A Scot born six weeks premature with a debilitating condition has fulfilled a dream of becoming a professional American Football player.
Cameron Craig struggled as a child to catch or kick a ball, but at the age of 22 he has been offered a contract to play in the US.
He will start a training camp with the Las Vegas Cobras in January 2019.
He believes he is one of the first UK players to go pro in the US without going through the high school system.
Cameron knew nothing about the sport when he started his business degree at the University of Southampton four years ago.
He thought he was going to play rugby when the university gridiron team caught him at a freshers' fair.
Cameron told the BBC Scotland news website: "I didn't know anything about the sport. I was adamant I wanted to be playing rugby because that's what I played at school. Some guys in American Football equipment, helmets and stuff, they handed me a flyer and invited me to a taster session.
"As soon as I tried on the pads and helmet I fell in love with the sport."
Cameron played for the Southampton Stags and helped them to success last season when the team moved up to Division 1 in the BUCS league.
He also played with teams in Sheffield and London and was invited to a players' academy training camp with the NFL's Jacksonville Jaguars in London in 2016.
Not bad for a boy who, according to his dad Scott, "bumped into walls and broke things" as a child.
Cameron needed two blood transfusions before he was even born.
His blood was rhesus positive while his mum's was rhesus negative and she began to produce antibodies that attacked her baby's blood, slowing his heart rate.
Signs of fluid on Cameron's spine meant he could have been born with a severe disability.
He was delivered at 34 weeks, his weight dropping to 5lbs shortly after.
He was named after Prof Alan Cameron, the obstetrician who saved his life at Glasgow's Royal Hospital for Children.
At the age of seven, after teachers at his school, Dollar Academy, noticed some issues, Cameron was diagnosed with dyspraxia, a developmental disorder of the brain causing difficulties with coordination and movement.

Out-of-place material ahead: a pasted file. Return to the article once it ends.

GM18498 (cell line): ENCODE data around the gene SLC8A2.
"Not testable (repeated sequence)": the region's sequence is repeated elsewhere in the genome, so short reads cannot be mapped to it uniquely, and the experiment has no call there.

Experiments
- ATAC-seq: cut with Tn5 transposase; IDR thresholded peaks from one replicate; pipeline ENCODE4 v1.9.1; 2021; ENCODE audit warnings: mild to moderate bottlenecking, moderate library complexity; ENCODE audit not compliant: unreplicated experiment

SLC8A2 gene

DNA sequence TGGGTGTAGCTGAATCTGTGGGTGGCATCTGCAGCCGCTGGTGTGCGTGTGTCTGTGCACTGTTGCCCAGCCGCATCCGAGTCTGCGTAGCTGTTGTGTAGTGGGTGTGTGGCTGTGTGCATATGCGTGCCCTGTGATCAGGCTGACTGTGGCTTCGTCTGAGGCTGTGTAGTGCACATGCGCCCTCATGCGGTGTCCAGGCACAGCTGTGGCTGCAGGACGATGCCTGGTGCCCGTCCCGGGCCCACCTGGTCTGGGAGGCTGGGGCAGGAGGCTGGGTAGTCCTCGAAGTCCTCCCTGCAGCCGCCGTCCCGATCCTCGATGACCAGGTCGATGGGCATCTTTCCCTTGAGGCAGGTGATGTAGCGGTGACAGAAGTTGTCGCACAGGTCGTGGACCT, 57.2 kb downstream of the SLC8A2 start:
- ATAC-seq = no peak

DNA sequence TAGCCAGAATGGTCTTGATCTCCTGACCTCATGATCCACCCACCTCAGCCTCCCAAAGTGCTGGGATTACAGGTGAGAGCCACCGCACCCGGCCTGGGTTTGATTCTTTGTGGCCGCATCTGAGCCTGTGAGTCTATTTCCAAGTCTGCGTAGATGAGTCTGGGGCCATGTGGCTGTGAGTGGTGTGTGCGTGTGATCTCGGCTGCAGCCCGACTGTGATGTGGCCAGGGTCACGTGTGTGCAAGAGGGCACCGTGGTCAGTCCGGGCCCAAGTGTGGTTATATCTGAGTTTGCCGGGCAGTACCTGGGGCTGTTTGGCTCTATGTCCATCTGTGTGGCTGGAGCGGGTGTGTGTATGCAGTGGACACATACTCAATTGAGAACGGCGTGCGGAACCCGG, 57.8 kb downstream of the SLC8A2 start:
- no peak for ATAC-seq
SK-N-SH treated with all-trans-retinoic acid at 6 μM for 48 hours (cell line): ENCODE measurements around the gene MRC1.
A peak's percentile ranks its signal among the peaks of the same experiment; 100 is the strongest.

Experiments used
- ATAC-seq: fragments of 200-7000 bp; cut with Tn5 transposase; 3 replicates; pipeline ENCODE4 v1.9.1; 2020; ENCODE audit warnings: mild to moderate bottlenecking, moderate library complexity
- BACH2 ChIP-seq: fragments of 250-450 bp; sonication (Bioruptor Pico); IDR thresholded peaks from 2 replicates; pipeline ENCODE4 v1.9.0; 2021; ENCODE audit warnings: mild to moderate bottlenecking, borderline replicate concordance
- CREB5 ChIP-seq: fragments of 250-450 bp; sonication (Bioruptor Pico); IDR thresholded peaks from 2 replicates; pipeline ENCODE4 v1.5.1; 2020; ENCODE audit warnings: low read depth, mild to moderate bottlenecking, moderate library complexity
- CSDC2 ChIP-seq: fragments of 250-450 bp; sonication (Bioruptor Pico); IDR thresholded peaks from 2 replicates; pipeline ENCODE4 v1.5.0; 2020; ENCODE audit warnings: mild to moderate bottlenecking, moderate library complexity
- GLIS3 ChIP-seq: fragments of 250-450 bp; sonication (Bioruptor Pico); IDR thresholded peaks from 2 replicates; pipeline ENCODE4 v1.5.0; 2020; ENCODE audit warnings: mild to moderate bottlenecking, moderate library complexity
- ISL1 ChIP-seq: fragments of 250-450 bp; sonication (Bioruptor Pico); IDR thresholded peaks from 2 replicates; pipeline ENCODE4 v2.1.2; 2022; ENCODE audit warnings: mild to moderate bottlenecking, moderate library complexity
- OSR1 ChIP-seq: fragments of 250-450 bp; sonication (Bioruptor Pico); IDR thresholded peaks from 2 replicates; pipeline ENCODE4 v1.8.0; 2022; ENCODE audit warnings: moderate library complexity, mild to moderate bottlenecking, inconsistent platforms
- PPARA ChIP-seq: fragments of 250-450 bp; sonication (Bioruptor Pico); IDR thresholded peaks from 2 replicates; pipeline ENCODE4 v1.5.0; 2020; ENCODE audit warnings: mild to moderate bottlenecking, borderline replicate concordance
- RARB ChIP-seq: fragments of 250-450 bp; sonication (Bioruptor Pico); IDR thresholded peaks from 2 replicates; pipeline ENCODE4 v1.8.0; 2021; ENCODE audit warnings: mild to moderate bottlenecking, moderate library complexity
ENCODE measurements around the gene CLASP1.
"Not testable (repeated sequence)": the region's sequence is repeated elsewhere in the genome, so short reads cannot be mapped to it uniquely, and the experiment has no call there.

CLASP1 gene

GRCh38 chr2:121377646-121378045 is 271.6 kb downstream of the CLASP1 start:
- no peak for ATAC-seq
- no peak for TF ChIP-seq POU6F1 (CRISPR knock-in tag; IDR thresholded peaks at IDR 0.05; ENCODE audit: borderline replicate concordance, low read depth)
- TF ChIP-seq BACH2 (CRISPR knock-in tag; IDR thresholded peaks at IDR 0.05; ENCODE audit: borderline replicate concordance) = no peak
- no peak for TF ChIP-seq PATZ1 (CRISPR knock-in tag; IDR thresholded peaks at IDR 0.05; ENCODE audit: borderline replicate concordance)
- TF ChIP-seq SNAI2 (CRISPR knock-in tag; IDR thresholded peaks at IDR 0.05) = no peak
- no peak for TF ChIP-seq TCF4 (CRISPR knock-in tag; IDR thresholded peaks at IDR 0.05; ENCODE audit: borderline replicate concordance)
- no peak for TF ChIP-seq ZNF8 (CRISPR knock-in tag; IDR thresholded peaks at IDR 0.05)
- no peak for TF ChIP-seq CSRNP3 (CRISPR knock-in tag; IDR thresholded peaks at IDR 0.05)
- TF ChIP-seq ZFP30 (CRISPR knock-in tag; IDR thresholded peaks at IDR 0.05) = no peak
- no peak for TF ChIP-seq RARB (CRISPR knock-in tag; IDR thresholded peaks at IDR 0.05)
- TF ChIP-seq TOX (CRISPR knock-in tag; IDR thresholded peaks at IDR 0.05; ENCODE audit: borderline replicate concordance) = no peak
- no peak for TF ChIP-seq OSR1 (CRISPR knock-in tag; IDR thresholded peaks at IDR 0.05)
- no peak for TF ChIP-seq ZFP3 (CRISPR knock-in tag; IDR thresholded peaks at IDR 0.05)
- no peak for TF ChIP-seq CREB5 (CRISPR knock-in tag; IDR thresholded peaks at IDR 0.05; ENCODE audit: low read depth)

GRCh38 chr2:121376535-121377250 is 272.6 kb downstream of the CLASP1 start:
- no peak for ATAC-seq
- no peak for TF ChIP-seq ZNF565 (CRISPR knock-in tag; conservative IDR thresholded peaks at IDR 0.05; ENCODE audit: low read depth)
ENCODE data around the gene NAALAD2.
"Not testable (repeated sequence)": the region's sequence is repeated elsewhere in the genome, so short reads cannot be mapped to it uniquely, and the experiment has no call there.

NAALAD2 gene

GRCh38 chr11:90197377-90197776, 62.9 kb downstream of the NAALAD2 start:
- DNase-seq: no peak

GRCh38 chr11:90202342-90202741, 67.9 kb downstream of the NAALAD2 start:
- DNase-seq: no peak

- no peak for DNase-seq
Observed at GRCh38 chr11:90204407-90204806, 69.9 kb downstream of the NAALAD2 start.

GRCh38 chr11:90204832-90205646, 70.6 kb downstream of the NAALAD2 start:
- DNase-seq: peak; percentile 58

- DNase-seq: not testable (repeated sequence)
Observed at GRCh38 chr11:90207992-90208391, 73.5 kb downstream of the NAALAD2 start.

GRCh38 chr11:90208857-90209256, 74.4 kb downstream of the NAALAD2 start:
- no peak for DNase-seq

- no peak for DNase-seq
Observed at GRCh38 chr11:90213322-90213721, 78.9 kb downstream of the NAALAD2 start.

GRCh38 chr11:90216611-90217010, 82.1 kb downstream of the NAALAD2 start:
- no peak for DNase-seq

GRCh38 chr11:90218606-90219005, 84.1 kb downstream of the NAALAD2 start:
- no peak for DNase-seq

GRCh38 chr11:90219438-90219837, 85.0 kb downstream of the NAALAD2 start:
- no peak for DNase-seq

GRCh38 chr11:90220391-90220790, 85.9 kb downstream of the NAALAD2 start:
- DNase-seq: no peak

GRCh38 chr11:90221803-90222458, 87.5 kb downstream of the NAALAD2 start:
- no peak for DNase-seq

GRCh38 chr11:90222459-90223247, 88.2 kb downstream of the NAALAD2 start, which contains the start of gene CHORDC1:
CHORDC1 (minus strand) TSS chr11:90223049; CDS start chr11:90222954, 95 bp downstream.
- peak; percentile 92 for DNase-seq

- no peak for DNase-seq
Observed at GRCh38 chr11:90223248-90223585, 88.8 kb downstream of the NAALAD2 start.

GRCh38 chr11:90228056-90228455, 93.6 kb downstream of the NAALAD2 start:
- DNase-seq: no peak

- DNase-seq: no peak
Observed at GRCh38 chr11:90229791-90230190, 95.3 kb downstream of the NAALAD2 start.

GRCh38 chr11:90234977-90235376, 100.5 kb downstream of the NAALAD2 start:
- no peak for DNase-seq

'Out of nowhere'
After all that the last thing Cameron expected was the Las Vegas offer.
Last December, he began to get attention from teams from Germany about playing for them.
Then he was contacted by scouts from the Las Vegas arena football scene, who had watched footage of him playing.
After a Skype interview he was offered a contract.
"It basically came out of nowhere," said Cameron.
"Before this happened I was going to graduate and do sales or consultancy work.
"I was quite nervous about telling my family. But they were nothing but supportive."
"I don't want to have any regrets so I am going for it."
His Glasgow-born dad Scott, 53, said; "He was quite surprised that both his mother and told him to follow his dreams.
"When he was a baby just having him survive was the important thing.
"The next thing was worrying about all his ongoing issues and his dyspraxia. He couldn't catch things."
Even a kickabout in the park with his dad was a challenge.
But thanks to successful treatment, Cameron's professional contract could now lead to opportunities to play in the NFL (National Football League) or the CFL (Canadian Football League)
Cameron said: "I know of only three or four UK-born NFL players at the moment and I think every single one went to school in the States.
"It's unheard of to come from a school in the UK. I believe only one other person has done it. I think I'm the first Scottish person to do it."
Having just finished his final exams, Cameron is preparing to make the most of his opportunity in the States playing centre for the Cobras.
And so is his family.
His dad thinks it won't be long until he touches down in Las Vegas: " I think mum and dad are committed to visiting Cameron at any opportunity."